It is my firm belief that increasingly we are starting to recognize that giving things away often robs the recipient of some of their dignity each time they receive.  One of the books that has re-shaped my thinking on the for-profit and non-profit worlds is Robert Upton's, "Toxic Charity". If you haven't read it, you should.  I think what we are starting to see that no strings attached giving robs the recipient of a little bit of their dignity each time they receive.  I suppose this makes me a bit of a capitalist, but I am okay with that. I think that we are at an intersection in our world where the Iines between the for-profit and non-profit worlds are starting to blur significantly.  You can understand this trend in 4 minutes if you watch this clip of my friend Andy Lower presenting on this topic for the Eleos Foundation.

I wanted a company structure that encouraged high accountability amongst my students for the quality of their work. I also wanted one where the customer didn't feel like they were simply giving us money.  Instead they were paying a competitive price for a service rendered with a company that was forced to compete with other similar companies. Yet, we were still engaged in a social good. In this way, the customer trades away none of their dignity and my employees feel like the company stands and falls on the quality of their output.

This idea became particularly poignant this past week as someone at my church came up to me and shared about the impact that Mowtown Teen Lawn Care was having on someone in our community who is a customer. The particular customer that we have has a home that they have a great deal of trouble maintaining. Over the years a number of neighbors had begun to pitch in on the home doing occasional clean up. Sometimes they did it out of love and sometimes they did it so their neighborhood looked more presentable.  But, over time this person at my church began to sense that their neighbor resented the help, and that because of their particular social anxiety they did not like having their neighborhood in their back yard.  They tried hiring local teenagers to do the work every once in a while, but the students lacked the right tools and their work was often sub-par. Further, since the neighbors paid the teens, the customer was still receiving a hand out in a way.  And so Mowtown got a call.

What I learned on Sunday from this person at my church was that the customer was overjoyed! They actually enjoy having teenagers in their yard because they know that they are helping those teens to grow and develop. Yet, they are doing so while paying a competitive price which takes no dignity away from them as they receive our services. They are no longer a recipient. In many ways the for profit model levels the power dynamics in a relationship. When done right I might even argue that it is the most humane solution to social issues. Both parties are making their community better while not having the image of God in them diminished.  Sadly, many of our charitable works achieve just that sort of diminshment when we are honest with ourselves. One party feels great while the other feels their struggles are only confirmed and underscored by the services rendered free of charge. Please hear that I am not against non-profits and am a firm believer in no strings attached giving when it is done short term and in crisis situations! But overall I prefer the equality of the for-profit model.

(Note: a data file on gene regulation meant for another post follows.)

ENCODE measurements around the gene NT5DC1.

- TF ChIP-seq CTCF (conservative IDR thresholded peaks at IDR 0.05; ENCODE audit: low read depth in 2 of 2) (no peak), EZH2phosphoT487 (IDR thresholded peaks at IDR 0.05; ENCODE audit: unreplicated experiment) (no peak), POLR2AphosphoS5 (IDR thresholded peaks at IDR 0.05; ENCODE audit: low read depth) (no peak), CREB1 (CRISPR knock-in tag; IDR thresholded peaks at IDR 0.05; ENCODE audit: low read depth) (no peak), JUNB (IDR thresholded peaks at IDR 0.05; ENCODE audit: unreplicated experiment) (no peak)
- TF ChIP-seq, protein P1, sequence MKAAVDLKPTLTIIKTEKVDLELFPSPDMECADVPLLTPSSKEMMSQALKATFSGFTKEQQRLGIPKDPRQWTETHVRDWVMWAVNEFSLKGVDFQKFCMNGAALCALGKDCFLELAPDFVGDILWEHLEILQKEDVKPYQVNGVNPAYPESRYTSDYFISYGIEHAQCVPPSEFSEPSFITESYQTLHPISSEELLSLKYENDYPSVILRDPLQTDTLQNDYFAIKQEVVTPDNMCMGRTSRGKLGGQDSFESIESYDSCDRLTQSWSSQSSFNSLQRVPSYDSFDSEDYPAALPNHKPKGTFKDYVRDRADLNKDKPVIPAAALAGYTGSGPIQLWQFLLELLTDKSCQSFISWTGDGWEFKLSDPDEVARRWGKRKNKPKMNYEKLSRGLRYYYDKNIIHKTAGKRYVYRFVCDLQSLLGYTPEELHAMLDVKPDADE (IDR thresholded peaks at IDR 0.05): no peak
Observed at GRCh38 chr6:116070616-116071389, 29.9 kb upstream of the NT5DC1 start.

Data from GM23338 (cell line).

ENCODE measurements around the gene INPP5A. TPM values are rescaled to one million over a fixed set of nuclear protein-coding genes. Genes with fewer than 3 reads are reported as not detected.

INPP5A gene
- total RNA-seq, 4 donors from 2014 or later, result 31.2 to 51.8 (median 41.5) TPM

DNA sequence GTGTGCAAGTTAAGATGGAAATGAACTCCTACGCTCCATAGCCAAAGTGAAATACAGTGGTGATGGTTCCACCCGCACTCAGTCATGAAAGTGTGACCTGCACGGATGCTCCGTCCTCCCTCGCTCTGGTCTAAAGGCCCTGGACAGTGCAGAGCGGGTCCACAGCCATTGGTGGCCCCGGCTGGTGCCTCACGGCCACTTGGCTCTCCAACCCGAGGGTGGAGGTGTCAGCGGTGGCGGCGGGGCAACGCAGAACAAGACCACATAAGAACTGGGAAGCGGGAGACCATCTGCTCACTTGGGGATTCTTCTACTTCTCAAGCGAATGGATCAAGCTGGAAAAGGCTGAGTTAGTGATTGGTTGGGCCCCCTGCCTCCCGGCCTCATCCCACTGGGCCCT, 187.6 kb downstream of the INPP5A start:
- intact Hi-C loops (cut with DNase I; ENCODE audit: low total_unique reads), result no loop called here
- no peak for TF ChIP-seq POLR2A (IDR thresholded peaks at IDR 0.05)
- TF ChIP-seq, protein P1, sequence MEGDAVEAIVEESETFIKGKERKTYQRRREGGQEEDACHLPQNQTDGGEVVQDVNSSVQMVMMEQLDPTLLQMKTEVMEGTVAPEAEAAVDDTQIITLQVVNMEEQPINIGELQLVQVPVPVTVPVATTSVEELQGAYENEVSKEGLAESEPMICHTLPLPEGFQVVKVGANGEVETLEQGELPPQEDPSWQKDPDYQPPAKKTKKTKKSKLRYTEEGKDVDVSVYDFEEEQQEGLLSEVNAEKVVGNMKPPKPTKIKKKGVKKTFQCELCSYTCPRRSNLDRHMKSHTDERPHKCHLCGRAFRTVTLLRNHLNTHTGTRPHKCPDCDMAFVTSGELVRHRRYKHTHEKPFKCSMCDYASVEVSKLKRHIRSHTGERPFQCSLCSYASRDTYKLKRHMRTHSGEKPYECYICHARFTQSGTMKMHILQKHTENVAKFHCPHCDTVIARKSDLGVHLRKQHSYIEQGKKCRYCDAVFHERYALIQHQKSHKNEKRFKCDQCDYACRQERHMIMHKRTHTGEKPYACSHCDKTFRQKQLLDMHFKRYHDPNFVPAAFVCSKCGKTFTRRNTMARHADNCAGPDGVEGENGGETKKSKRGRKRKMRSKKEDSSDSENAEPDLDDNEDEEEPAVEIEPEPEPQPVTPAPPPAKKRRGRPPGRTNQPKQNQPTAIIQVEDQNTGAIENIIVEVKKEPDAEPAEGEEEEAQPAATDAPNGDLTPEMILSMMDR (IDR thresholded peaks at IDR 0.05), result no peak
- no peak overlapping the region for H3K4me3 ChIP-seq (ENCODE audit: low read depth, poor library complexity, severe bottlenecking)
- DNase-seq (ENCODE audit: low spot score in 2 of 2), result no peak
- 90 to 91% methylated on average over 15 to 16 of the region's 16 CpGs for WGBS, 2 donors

Basically what I am trying to do is take smart third world principles for doing the most social good and am applying them to the American Church and to American Youth Ministry. I have begun to wonder how often we rob both our students/congregants, and those they serve, of dignity by our subsidized model of ministry. I say that as someone who is paid by that very model. I think the current ministry model not only robs people of dignity but it produces youth ministries that tend to be low in terms of participatory opportunity and low in terms of the kind of accountability that produces spiritual growth.  But, that will be for my next post.

So to put it succinctly: I went for profit.

God bless and keep innovating!


A Year Up

Matthew Overton

A couple of years ago now I invited a friend of mine named Scott Gullick to come and speak at a retreat in Berkeley, CA. My students were down in California for their annual Work Camp doing an urban experience. We could have done it in Portland or in Seattle I suppose, but we thought it was important to get them out of their usual comfort zones.  I also happen to believe that Mark Twain was dead on when he said, "Travel is the cure for all ignorance."

Scott was asked to speak namely because I felt he was a great example of how one can combine their faith and their work/calling.  He had directed Ponderosa Lodge at Mount Hermon Christian Camps for a number of years, but I think ultimately felt like he had outgrown aspects of that setting.  Like many youth workers there comes a point when all the camp in the world can't help us shake the sense that we are killing it at doing something that simply works...okay.  He went of to Boston to get his Masters in Business with an emphasis in non-profit management.  From their he began to work for a company called "A Year Up".  A year up is a challenging program that works with urban young adults to place them in tech support for Fortune 500 companies.  You can read about them here. Essentially they want to close the opportunity gap for urban young adults.

I think Scott is a great example of what innovative youth ministry looks like and could look like.  It provides the kind of here and now salvation (rather than down the road/eternal) that the church often ignores.  It is also a rigorous program which I think is essential to youth ministry.  I happen to believe that teens/young adults crave challenge from adults who care.  The care part is essential.  There are times where I think aspects of my ministry have been much too gracious.  As a result, I think I have created environments in which some of my teenagers have been enabled to be stuck in a stage of their spirituality and daily life.

In many ways, I am actually pleased Scott is outside the boundaries of what we would usually define as "the church". In actuality I think he is doing Kingdom work every day and in that sense he is moving the true church forward.  But, my hope is that these kinds of initiatives become a significant part of the future of American Youth Ministry.  We need to stop baptizing kids only to kick them off the deck of our churches into open waters.  If we only prepare them for the next life aren't we just basically saying "go in peace, stay warm, and be well fed" (James 2:16) but doing nothing to actually help that happen?